Statement by National Endowment for the Arts Chair Dr. Maria Rosario Jackson on Holocaust Remembrance Day, April 28, 2022
On Yom HaShoah—Holocaust Remembrance Day—we reflect on the horrific tragedy of the Holocaust in which more than six million Jews were persecuted and killed along with millions of others with diverse political beliefs, sexual orientation, disabilities, and ethnic identities by a hate-driven leader and political system. As the Holocaust recedes in time, it is important that we continue to bear witness to the atrocities that occurred, to honor the victims, and to work toward never allowing such atrocities to happen again.
Remembrance is the act of holding space for who and what has been lost. It is mourning our collective loss. It is an act of respect for those who found strength in the face of adversity, for those whose lives were taken through hatred, and for those who survived these traumatic events.
Arts and culture can help make the act of remembrance a deeply moving experience—impacting us intellectually, emotionally, physically, and spiritually—reminding us of our shared humanity. As NEA Translation Fellow Maia Evrona said of translating the great Yiddish poet Abraham Sutzkever, whose work explores the beauty and depth of humanity beneath the weight of the Holocaust, “There are poems that are explicitly about the Holocaust, and then there are love poems, lyric poems, and poems that are about the process of writing poetry, and the shadow of the Holocaust is in all of them, but they're also just about the general human condition.”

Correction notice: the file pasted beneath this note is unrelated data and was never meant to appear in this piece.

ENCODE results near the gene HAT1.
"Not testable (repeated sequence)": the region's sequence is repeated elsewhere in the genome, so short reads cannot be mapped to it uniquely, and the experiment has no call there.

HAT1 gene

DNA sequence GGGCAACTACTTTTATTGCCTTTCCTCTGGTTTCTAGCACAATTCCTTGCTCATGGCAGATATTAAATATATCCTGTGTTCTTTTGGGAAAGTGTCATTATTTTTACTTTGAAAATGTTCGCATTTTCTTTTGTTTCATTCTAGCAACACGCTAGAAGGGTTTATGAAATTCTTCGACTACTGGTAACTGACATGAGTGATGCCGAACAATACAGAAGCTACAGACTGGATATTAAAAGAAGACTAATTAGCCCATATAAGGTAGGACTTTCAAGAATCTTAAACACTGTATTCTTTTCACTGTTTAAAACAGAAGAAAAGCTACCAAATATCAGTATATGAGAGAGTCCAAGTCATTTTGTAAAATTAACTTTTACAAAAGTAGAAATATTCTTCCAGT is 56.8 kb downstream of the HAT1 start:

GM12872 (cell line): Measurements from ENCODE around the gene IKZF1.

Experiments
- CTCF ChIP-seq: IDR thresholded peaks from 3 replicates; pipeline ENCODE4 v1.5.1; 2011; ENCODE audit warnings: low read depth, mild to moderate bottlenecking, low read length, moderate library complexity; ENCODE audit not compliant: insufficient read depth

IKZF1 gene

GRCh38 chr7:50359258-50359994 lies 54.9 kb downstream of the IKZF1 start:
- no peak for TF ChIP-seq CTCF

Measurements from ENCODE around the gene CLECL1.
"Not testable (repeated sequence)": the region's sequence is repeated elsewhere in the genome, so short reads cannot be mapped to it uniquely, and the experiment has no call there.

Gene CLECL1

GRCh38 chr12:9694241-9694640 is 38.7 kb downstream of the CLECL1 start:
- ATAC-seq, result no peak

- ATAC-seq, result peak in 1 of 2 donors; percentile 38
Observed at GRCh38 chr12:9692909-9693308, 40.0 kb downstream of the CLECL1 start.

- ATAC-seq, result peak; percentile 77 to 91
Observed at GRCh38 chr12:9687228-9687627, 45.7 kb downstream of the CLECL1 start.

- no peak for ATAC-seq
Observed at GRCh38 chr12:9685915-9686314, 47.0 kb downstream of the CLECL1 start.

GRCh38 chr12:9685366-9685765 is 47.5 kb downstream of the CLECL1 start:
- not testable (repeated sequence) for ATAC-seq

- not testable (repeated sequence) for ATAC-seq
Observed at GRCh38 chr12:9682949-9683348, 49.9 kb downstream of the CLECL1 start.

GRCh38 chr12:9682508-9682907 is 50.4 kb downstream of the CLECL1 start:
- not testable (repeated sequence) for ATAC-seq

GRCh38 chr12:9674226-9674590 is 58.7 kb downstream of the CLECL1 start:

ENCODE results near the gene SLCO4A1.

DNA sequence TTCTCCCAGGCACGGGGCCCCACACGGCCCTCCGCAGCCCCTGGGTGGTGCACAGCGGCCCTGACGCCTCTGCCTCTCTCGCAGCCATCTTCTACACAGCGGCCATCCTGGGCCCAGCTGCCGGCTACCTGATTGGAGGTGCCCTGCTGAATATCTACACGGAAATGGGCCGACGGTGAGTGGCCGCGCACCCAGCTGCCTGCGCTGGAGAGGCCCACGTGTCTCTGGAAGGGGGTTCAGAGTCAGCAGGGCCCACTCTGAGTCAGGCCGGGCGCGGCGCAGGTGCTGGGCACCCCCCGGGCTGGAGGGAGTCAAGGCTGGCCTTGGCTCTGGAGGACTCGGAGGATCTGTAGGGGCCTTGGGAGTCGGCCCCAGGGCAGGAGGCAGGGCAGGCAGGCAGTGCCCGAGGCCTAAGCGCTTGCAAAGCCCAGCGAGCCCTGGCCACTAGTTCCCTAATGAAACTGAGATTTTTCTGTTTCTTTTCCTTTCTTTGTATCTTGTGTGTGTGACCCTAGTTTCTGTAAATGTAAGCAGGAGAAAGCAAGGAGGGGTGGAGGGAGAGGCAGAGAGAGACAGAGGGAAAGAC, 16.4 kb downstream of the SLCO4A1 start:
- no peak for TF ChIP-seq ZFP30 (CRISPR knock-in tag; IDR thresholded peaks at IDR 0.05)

Remembrance is an act of healing. As we reflect on the magnitude of hatred, bigotry, and cruelty of the Holocaust, we reflect also on the moments of hope, the countless stories of those who even amidst the horrors of the Holocaust were able to hold on to their own humanity, often through the practice of art. We draw strength and inspiration from their fight for dignity and their belief that love must triumph over hate.